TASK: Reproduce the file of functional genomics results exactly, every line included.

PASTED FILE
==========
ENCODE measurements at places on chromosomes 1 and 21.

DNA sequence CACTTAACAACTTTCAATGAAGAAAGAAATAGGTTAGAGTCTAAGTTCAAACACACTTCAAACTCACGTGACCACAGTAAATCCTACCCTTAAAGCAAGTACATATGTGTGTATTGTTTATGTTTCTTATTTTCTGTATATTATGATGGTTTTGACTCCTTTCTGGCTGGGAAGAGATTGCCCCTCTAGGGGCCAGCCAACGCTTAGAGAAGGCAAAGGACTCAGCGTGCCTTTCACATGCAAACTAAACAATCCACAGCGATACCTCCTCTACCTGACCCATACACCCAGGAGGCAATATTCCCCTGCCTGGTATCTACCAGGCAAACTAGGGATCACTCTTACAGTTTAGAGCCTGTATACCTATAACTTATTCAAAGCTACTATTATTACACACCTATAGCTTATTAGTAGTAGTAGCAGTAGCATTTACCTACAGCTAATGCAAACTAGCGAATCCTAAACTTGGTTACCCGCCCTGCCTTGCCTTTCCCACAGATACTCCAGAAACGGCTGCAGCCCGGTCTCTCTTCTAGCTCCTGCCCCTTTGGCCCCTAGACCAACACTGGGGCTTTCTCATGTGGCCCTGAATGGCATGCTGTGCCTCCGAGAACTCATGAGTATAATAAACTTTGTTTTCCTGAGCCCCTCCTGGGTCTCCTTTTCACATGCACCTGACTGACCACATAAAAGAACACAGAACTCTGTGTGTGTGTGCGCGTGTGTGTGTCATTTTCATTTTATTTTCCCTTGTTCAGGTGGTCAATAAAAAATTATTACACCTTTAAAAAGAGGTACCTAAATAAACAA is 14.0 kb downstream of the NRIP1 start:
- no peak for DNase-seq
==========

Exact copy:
ENCODE measurements at places on chromosomes 1 and 21.

DNA sequence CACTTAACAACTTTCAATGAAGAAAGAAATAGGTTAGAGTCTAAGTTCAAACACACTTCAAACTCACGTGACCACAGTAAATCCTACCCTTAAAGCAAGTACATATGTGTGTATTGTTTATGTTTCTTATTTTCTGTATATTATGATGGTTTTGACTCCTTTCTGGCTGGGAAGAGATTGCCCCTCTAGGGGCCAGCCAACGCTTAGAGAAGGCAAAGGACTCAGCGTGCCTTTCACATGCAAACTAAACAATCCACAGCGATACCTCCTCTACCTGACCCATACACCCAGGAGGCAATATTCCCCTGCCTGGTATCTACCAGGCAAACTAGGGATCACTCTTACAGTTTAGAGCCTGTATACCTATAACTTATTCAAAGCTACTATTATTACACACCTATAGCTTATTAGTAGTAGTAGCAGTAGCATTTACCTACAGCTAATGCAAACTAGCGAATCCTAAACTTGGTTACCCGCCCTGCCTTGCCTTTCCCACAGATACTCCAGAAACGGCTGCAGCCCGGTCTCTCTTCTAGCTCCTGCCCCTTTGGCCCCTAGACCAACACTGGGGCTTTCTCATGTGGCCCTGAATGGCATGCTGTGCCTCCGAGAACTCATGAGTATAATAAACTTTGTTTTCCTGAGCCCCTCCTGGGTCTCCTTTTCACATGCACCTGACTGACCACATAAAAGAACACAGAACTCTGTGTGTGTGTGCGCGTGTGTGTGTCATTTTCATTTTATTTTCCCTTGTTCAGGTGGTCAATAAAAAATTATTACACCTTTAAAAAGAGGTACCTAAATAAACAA is 14.0 kb downstream of the NRIP1 start:
- no peak for DNase-seq